The cooking and brewing processes are labor intensive and require specialized equipment. First, we cook three types of rice in handmade cast iron pots using wood-fire furnaces (the most effective method for steaming rice). We then break down the “nuruk” and prepare the remaining ingredients. Once ready, we mix all the ingredients together in special earthenware urns that are handmade from pure soil, enabling our vinegar to breathe throughout the ensuing fermentation process. These urns are handcrafted exclusively for us in Oegosan, a province in Korea known for its traditional pottery. During the final stage, we add purified natural spring water sourced from the aquifers of Ganghwa Island, a province in Korea renowned for its clean spring water. We then wrap the urns in heavy blankets to trap the heat and let nature take its course. Although it typically takes about 21 days for the ingredients inside the urns to turn into vinegar, the initial brewing and fermentation process can take up to three years.

Aging the Vinegar

Hanega Vinegar Aging

Once our vinegar is fully brewed, we move the urns into caves where both the temperature and humidity are controlled. As our vinegar ferments and ages, we migrate the urns to different caves (with differing temperatures) according to recipe, season and age. Every day, for up to 30 years, our artisans clean the urns, recycle the air within the urns, stir the vinegar as necessary and then test the fermentation progress, all by hand. When they stir, they use special handcrafted stirring rods made from a particular type of lightning-struck wood, which was discovered ages ago and was shown to produce the best fermentation results. They always gently stir in one direction according to a specific pattern, never changing direction because the turbulence of sudden changes can cause stress to the microorganisms.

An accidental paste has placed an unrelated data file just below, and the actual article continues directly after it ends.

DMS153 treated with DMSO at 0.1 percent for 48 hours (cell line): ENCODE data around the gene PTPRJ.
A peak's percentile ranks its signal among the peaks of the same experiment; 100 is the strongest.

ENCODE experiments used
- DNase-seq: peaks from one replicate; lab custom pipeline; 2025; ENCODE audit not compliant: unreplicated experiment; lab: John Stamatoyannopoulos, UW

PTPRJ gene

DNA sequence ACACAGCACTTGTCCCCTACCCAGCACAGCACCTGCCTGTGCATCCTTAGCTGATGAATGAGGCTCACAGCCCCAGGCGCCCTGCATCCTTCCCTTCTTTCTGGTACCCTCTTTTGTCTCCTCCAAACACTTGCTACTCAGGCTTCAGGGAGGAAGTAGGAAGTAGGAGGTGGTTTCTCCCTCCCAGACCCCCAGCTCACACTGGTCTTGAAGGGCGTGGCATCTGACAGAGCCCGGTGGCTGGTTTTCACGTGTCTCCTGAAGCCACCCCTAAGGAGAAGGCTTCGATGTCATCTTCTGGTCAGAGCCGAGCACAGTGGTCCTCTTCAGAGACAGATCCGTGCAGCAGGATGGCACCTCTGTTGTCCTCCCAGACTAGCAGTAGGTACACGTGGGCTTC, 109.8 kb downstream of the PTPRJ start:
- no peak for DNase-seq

Our fermentation and aging processes are based on a lot of tradition, but it is also ingrained with tremendous emotion. Because vinegar is a living microbiome, it becomes more delicate and sensitive the longer it ferments and ages. In spite of extreme care, there are times we need to discard urns after a few years due to suboptimal fermentation results. Our consummate artisans work hard to make sure that rarely happens. They strongly believe vinegar is a living organism that can be greatly impacted by how it is treated, so they make every effort to care for each urn of vinegar as if it were a loved one. So much so that they often play calming music in the caves to provide a meditative environment. And they never, ever allow anyone who is angry or upset to enter the caves.

We Are A Skincare & Wellness Brand Born From Passion and Tradition

Hanega Vinegar and 107 skincare

For me and my family, making vinegar is not just a job or a business. It is a true passion. We have dedicated our lives to this craft because it embodies a higher purpose for us. We make our vinegar to help promote holistic inner and outer wellness in others, and in some small way, to help improve people’s lives. Even more than our secret recipes, formulas or methods, working to fulfill this purpose is my family’s proudest tradition.


Seyong is the Co-Founder & Co-CEO of 107. He is also the CEO of HANEGA, the parent company of 107 and one of the oldest and largest aged vinegar breweries in Korea.